Gaming moments: G

Gauntlet (CPC)

Andrew and I realised that as long as we could keep one of us alive at any one time, we could have effectively infinite lives, moving through levels forever.  We played for about five hours until Death attacked us both at the same time and we both died.  We both stared at the screen for a good minute then shouted "bastard!" together.

Geometry Wars Galaxies (DS)

One of the later levels had a stupidly high score for the silver medal, and enemies spawned all around my ship constantly. I seem to recall the level was shaped like a star. I finally beat it, sitting on the train, hiding in one of the points of the star and setting the drone to be a turret rather than my usual bait type.  I almost missed my stop.

Grand Theft Auto (PS)

I vividly remember completing the Liberty City missions, not knowing that there were two more worlds to unlock.  I also remember the soundtrack with the lyric "Grand Theft Auto" in one of the songs, which I thought was incredibly clever the first time I heard it. 

Gaming moments: F

Floigan Brothers: Episode One (Dreamcast)

I recall being stumped for ages that I needed to get to somewhere distant, but couldn't jump that far.  By accident I managed to annoy the big fat brother, who picked me up and chucked me over to the platform.

Feel the Magic XX-XY (DS)

I had the US version.  One of the first games in the game (if not the very first) sees you trying to get goldfish out of a man's stomach.  The first time I played this I was mashing the d-pad trying to control the goldfish, completely forgetting about the touch screen.  to be fair, it was a new control scheme at the time ...

Forza Horizon (Xbox 360)

Driving around in the early evening, I was worried that my console was dying, with odd spots appearing in the sky.  It turns out they were Chinese lanterns, floating upwards.

Field Commander (PSP)

I tried to play this multiplayer, not realising it would mean staying on the console until we finished the game.  You'd think that a turn-based game would work using a send-turns mechanic, but no - it worked through a continuous connection.  What's worse is that me and my opponent were closely matched, so I eventually got to bed at around 2am.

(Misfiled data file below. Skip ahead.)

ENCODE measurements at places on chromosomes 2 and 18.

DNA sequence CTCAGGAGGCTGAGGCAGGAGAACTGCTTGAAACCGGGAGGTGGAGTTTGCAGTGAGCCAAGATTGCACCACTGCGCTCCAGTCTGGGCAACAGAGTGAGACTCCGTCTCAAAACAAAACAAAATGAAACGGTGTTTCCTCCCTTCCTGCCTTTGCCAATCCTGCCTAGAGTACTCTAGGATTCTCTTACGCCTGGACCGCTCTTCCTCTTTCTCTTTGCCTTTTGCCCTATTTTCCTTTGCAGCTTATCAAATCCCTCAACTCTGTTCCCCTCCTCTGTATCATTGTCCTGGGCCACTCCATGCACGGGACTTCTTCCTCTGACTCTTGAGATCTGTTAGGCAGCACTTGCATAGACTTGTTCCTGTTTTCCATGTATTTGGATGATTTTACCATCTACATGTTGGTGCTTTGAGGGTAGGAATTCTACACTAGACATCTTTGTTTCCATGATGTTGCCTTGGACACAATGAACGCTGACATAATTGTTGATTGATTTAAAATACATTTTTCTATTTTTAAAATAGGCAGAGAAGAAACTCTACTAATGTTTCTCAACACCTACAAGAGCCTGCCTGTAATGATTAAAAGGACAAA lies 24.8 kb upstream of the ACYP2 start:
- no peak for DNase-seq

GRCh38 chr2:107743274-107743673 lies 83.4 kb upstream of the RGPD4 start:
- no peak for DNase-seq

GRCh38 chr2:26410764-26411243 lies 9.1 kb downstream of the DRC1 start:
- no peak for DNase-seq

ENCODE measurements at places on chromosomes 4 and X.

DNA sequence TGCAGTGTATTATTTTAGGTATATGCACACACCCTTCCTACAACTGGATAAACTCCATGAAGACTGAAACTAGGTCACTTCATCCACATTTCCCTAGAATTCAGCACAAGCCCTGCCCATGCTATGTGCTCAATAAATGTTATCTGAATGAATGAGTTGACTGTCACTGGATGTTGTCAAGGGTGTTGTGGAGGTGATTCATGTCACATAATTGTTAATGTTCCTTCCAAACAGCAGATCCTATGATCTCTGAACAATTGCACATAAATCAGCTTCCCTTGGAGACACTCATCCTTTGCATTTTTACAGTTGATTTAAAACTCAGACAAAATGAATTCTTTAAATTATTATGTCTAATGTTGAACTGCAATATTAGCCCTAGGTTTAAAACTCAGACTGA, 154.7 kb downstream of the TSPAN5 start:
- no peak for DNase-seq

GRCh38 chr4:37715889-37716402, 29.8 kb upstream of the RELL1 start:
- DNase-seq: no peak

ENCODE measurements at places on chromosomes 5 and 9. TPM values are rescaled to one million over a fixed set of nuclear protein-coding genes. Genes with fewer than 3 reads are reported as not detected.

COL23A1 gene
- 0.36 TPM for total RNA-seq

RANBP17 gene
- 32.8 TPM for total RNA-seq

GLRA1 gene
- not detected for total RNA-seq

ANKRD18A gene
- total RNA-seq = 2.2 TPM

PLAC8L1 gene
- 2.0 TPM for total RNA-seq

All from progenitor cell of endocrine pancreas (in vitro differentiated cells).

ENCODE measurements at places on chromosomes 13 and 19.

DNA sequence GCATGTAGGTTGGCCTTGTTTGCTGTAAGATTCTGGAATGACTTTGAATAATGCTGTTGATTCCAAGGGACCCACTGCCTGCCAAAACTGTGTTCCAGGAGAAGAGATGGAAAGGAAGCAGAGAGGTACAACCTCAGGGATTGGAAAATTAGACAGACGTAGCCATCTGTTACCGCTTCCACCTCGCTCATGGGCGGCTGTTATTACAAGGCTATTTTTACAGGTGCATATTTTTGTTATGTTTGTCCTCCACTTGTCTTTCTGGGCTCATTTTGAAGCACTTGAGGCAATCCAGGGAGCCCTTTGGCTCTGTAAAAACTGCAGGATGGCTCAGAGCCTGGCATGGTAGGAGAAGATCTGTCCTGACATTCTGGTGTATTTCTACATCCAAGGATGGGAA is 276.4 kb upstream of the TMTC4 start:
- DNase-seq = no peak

Final Fantasy: Crystal Chronicles (Gamecube)

We played through this at regular games evenings and days.  Kieron played a short bloke with a bucket on his head.  At the end of every day, we watched them all dance around the campfire and made sexist remarks about the woman with big boobs. 

Gaming moments: E

Essential Sudoku DS (DS)

After competing 999 picross puzzles, there was one left.  Surely the pinnacle of difficulty, it's surely going to be a trophy or medal or something special.  Oh no, it's really easy and it's a pie chart.  A bloody pie chart.

Earth Defense Force 2017 (Xbox 360)
Earth Defense Force 2017 Portable (PS Vita)


Both games have many highlights, but the thing I will remember most is the mission in which you are sent into battle against the massive walking fortress.  I destroyed more of the city than the fortress did while trying to attack it, and finally the mission ends with you withdrawing because your weapons aren't powerful enough.  Sorry I broke the Space Needle for nothing, guys.

Exit (PSP)

One of the characters you have to rescue is very fat. I called him Fatty.  I pushed boxes onto him.  He died.

Ecolibrium (PS Vita)

Playing on the train, on the tutorial.  And then the game requires me to look around 180 degrees with my Vita to see the animals behind me.  Not going to happen; never loaded up again.

Endless Ocean (Wii)

I recently went back to this as part of the "Au Revoir Nintendo Wi-Fi Connection" drive, which was pointless as the only online mode it has is to connect to a friend who is simultaneously playing the game; that will never have happened.  Anyway, during my brief play I watched the most stilted and awkward cutscene ever made.

EyeToy: Play (PS2)

Accompanying the cleaning suds game with "When I'm Cleaning Windows" was a work of genius. 

Gaming moments: A

This isn't the same as gaming memories - this is about discrete moments in games.  Moments like these:

Aladdin (Mega Drive)

After playing through a number of platform levels, each of which accompanied by music from the film, you get placed on a flying carpet for a section entitled "rug ride".  It's an automatic scrolling level, which speeds up over time to the point where you are almost required to memorise the level - but not quite.  The music that plays is an original composition for the game, and fits perfectly with the acceleration. You get to the end, and realise that for the last ten seconds of the level you've been holding your breath ... but you survived, and you are five lives up.

Advance Wars: Dual Strike (DS)